Intel has 'no plans' to bring frame-rate boosting APO feature to older 13th and 12th Gen CPUs

With the introduction of its 14th Gen processors just last month, Intel introduced a new feature called Application Optimizer, or APO for short. It's a new scheduling technology to help boost frame rates in select games—very few select games, in fact, as there are just two that support APO today. But that's not the only way this feature is limited: It's a 14th Gen exclusive and Intel says it has no plans to roll it out to older chips.

APO is supported in Rainbow Six: Siege and Metro Exodus and Intel says you can expect up to a 16% increase in performance in the latter with APO enabled. That's pretty much backed up by figures from Hardware Unboxed.

The channel also spoke to Intel about further support for older chips, seeing as 12th, 13th, and 14th Gen Intel processors are all quite closely related. Namely 13th and 14th Gen chips. There are so few differences to talk about between the top Core i9 chips—yet I still somehow managed to write nearly 3,000 words in my Core i9 14900K review—as both generations use the Raptor Lake architecture at their core.

Though that doesn't actually count for much here, it seems. As Intel has confirmed to the YouTube channel, it "has no plans to support prior generation products with Application Optimization."

That's a bit of a shame, considering the potential for much improved utilisation of E-cores and higher frame rates in CPU-limited games. 

Though there's one source of frustration I've had with APO worth mentioning before you get too upset about not being able to use it. I have all the pieces available to me required to enable APO on my test system—an Intel Core i9 14900K, an Asus Maximus Dark Hero Z790 motherboard, DTT enabled in the BIOS, and (I thought) the correct driver packages installed—and the darned feature didn't work. I even installed the app that's exclusively available on the Windows Store. It's incredibly frustrating to troubleshoot a feature that impacts so few games, neither of which I play regularly, and that appears far from ready for public consumption.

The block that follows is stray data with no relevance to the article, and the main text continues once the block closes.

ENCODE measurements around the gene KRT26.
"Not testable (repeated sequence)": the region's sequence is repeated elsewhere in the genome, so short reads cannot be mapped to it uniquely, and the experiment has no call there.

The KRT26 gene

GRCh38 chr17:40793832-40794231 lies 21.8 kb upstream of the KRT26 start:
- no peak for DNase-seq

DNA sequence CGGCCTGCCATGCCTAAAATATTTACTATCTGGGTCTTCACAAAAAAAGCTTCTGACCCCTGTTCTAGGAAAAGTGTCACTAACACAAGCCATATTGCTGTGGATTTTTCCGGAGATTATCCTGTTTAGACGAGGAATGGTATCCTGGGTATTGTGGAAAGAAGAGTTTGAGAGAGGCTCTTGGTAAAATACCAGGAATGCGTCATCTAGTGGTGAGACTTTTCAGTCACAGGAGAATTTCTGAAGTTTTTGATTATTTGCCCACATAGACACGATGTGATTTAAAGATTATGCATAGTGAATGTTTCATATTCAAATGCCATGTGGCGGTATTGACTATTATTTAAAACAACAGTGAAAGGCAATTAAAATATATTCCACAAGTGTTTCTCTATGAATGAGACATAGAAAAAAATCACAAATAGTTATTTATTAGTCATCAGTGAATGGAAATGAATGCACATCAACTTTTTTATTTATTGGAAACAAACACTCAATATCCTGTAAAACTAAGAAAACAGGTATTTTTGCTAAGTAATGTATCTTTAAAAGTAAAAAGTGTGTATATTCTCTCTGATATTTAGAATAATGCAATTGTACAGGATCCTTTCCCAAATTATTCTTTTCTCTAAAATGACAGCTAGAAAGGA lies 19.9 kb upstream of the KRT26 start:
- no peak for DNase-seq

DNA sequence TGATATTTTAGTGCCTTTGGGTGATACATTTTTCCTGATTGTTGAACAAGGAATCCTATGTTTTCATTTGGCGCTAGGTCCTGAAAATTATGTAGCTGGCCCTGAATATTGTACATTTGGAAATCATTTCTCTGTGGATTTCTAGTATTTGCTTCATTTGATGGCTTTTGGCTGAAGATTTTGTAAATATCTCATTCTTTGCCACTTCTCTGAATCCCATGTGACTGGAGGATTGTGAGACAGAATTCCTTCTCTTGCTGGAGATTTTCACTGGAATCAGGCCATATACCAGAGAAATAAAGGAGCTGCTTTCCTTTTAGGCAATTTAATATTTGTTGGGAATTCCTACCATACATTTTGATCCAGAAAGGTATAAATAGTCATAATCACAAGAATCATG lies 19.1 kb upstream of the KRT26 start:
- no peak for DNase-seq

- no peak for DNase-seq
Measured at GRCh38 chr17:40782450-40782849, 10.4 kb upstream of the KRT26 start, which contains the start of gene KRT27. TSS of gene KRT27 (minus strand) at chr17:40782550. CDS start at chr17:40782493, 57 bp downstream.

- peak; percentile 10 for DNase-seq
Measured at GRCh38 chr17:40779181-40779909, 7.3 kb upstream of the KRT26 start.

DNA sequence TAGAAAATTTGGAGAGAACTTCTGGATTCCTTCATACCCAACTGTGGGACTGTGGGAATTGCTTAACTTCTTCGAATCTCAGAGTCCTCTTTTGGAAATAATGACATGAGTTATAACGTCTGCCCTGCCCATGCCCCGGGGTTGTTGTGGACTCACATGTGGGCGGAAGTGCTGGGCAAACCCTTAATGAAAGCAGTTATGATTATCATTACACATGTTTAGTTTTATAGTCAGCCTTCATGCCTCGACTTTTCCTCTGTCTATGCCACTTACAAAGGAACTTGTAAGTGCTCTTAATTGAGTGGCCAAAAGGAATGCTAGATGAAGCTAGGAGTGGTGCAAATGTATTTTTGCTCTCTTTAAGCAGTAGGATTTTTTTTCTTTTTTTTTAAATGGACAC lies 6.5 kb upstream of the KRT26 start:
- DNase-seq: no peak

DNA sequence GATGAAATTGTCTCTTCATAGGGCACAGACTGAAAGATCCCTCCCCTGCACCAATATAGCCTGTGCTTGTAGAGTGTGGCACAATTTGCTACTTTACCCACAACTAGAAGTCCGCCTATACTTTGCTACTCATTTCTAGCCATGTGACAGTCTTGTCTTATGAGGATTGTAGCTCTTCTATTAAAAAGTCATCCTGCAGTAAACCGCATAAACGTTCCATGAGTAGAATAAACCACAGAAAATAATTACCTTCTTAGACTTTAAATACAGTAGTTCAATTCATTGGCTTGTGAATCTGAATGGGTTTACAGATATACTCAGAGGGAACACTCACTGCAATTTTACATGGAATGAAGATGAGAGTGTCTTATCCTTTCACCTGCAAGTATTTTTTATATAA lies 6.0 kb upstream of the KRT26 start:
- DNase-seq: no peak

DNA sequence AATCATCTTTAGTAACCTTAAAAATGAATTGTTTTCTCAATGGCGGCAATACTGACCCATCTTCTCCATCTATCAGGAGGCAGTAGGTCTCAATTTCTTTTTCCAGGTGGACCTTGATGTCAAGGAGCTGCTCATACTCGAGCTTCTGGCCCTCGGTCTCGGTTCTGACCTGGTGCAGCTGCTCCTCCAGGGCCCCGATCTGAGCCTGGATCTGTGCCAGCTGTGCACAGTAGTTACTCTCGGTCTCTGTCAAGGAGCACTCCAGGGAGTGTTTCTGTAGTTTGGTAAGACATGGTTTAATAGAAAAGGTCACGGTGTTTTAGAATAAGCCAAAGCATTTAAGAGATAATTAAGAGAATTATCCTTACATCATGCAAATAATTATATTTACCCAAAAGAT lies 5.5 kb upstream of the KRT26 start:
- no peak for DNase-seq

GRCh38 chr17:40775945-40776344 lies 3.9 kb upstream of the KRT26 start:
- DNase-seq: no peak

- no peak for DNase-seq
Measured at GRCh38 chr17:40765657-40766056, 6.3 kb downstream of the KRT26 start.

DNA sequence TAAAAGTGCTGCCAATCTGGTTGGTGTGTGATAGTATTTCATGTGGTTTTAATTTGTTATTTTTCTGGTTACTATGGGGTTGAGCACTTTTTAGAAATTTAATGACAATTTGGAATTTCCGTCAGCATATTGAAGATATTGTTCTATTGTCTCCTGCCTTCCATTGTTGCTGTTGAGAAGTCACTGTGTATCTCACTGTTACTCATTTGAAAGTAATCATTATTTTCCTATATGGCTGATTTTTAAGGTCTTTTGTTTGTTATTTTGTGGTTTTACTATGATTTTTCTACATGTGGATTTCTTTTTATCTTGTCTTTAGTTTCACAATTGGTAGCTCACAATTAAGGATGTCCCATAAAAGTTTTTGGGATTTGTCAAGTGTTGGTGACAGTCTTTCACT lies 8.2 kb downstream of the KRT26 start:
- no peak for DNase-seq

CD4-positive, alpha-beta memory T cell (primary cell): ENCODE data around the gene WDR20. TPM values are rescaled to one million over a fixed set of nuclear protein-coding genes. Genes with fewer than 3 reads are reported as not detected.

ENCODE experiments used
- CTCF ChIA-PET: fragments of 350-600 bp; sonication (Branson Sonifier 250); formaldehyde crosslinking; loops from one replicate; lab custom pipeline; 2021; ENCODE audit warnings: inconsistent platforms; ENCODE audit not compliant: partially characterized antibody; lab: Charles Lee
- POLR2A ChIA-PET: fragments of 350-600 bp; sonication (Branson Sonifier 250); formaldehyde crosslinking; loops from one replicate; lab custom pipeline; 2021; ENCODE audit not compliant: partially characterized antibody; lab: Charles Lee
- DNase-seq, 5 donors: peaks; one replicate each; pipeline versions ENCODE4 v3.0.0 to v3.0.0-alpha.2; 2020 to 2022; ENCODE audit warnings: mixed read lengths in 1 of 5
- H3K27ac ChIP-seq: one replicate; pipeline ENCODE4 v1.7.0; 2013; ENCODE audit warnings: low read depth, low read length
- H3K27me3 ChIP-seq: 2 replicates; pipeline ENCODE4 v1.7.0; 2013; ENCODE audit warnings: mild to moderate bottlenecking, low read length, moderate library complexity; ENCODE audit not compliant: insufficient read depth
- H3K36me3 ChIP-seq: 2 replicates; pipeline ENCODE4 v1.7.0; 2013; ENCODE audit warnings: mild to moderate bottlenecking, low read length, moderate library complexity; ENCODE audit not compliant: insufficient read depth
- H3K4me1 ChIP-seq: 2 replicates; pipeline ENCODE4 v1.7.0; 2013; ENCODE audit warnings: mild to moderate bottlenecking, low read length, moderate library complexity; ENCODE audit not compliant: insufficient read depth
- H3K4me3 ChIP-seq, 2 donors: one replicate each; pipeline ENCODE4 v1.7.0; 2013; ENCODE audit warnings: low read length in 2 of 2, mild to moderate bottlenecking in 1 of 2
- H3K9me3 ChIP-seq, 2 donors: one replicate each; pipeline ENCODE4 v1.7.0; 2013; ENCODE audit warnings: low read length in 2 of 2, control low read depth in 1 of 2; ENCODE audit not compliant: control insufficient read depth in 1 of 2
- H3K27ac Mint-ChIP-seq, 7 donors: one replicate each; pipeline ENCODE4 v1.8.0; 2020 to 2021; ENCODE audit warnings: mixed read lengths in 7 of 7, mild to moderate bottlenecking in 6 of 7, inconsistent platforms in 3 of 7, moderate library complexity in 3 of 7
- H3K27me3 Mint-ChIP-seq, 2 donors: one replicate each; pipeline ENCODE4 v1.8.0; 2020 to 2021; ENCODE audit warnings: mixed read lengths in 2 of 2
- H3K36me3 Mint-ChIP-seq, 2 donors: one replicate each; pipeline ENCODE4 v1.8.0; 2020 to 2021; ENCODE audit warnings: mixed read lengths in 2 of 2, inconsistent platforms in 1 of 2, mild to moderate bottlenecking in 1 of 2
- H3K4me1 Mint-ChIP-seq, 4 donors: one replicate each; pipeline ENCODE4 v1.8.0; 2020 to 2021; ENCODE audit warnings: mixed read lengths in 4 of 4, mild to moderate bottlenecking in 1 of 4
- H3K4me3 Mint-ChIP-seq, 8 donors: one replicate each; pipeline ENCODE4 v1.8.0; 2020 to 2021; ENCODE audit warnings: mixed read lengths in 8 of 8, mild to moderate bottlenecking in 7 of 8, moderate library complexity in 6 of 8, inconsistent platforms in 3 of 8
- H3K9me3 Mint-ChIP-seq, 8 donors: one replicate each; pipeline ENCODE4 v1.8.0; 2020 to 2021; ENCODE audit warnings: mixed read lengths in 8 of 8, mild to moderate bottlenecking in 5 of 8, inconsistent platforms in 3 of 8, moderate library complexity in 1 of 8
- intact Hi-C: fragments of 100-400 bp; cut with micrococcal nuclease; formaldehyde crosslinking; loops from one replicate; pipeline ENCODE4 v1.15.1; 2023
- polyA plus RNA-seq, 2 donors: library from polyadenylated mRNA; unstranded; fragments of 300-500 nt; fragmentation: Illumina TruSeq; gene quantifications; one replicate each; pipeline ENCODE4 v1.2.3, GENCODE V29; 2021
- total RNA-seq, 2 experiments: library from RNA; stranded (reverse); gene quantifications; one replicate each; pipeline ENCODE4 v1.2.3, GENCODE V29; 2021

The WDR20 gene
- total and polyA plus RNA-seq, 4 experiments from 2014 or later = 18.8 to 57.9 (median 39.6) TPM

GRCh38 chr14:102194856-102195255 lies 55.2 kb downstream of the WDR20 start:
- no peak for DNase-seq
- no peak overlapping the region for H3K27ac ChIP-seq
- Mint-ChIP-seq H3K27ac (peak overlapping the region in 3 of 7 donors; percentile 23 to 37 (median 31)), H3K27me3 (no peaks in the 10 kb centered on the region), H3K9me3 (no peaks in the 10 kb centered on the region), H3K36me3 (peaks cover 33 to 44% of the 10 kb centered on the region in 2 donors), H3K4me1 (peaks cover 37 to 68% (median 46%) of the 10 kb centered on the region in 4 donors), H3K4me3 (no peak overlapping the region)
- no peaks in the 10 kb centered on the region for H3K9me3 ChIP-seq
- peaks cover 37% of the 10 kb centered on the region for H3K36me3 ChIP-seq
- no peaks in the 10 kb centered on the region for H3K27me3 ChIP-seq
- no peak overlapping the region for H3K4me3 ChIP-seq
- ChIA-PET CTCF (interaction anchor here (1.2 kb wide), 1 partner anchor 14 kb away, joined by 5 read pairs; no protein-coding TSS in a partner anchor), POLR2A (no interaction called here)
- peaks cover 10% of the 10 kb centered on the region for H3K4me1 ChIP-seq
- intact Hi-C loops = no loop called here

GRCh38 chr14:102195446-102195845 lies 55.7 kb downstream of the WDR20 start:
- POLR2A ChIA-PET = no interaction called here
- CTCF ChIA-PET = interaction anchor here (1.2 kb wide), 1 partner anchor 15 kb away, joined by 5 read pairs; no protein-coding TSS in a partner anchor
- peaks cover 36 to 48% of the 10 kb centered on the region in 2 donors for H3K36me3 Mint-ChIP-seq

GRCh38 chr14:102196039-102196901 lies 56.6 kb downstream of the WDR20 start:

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Yet I did find a fix, thanks to a handy YouTube video. Turns out you need to be very careful to install every driver within the DTT driver package individually (or in bulk through the Device Manager as described in the video) to get the feature working. Not a particularly sleek process.

If Intel ever did want APO to actually reach a wider audience, it needs to sort out this installation process first. I'm surprised just how much it already feels like an afterthought considering it is one of the few 14th Gen features to differentiate it from the 13th Gen it ostensibly replaces. And therein lies why the company might not be keen to enable APO on older chips.

Intel needs to work on game support for APO to be at all relevant anyways, yet I do wonder about APO's future and how it might work with the gaming processors post-Raptor Lake. Will this be a precursor to better scheduling more completely embedded with the next generation of gaming CPU, as Intel already works with Microsoft to exploit its hybrid architecture on Windows 11, or are we all going to have to wrestle with an awkward APO install at some point?

Jacob Ridley
Senior Hardware Editor

Jacob earned his first byline writing for his own tech blog. From there, he graduated to professionally breaking things as hardware writer at PCGamesN, and would go on to run the team as hardware editor. Since then he's joined PC Gamer's top staff as senior hardware editor, where he spends his days reporting on the latest developments in the technology and gaming industries and testing the newest PC components.